Not having covered many court cases in my day, I’m not exactly qualified yet to make the statement “You can’t make it up.” Still, Monday’s arraignment for Stephan D. Mattox took an interesting turn when his attorney, Riff Scholz of Quincy, initially failed to appear.
Mattox faces second-degree assault charges on allegations that he brutally beat his then-neighbor Adam “Doc” Clark on March 1. The beating allegedly occurred moments after Clark’s fiancee, Monica Williams, allegedly fired a shotgun at Mattox’s house in what she has said was the climax in an ongoing neighborhood feud. (Williams has admitted to the shooting but has not been charged.)
After last week’s brief, occasionally contentious preliminary hearing, Mattox was set to face a formal reading of his charges in Marion County circuit court Monday morning before Circuit Judge Rachel Bringer.
The appointed hour of 9 a.m. came. Several of Mattox’s friends and family members were in attendance, as were Clark and Williams, but no Mattox. He and his fellow Marion County Jail inmates eventually filed in, as scheduled. No Scholz, either. That was more difficult to explain.
It wasn’t until 10:30 a.m., after two recesses and apparently multiple phone calls to Scholz’s law office, that Bringer announced that Scholz — who had two cases on Monday’s criminal docket, and whose tardiness she had noted more than once in the morning’s proceedings thus far — would arrive in about 30 minutes.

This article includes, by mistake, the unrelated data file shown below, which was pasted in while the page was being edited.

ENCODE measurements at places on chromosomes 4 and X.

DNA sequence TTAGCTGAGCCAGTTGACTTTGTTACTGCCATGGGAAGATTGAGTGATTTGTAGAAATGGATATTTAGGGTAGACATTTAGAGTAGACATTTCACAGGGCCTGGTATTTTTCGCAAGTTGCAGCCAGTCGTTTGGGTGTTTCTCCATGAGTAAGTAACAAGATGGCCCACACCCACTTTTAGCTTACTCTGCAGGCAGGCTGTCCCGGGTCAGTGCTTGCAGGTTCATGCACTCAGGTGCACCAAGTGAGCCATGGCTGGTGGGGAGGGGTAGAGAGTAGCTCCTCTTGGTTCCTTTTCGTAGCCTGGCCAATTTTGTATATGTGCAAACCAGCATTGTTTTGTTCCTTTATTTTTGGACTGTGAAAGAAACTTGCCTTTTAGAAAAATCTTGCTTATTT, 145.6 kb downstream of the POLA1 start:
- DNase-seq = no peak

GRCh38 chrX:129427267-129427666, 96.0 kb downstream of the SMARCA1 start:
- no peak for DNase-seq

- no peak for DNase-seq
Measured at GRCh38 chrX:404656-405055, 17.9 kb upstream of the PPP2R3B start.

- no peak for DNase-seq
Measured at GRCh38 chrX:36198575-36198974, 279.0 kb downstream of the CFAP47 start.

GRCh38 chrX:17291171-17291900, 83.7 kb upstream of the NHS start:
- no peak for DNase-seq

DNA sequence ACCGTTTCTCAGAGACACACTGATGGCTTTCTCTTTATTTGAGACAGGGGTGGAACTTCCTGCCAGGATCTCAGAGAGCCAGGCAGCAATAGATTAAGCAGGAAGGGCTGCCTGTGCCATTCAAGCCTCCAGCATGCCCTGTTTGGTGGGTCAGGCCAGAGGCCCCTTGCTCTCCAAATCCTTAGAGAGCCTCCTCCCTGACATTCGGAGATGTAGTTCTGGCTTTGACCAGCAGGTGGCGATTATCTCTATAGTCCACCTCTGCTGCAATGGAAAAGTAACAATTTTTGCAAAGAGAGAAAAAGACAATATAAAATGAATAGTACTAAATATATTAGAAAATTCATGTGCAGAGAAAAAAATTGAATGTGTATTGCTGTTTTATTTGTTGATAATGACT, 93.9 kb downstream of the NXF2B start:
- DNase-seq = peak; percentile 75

When Scholz walked in, Bringer finished the case she was on and immediately threw to him for Mattox’s arraignment — but not without first acknowledging his tardiness one more time.
Bringer asked everyone who had been waiting for Mattox’s arraignment since 9 a.m. to stand up. About eight people — the bulk of the courtroom audience — rose. Then Bringer asked Scholz to turn around and take a look at them. She then chastised him, telling him that court had begun at 9 and he needed to be prompt.
Scholz apologized for his lateness, but did not give a reason for it before continuing with his client’s appearance.
Might not be unusual in America’s Hometown, but it certainly struck me as unusual — and memorable.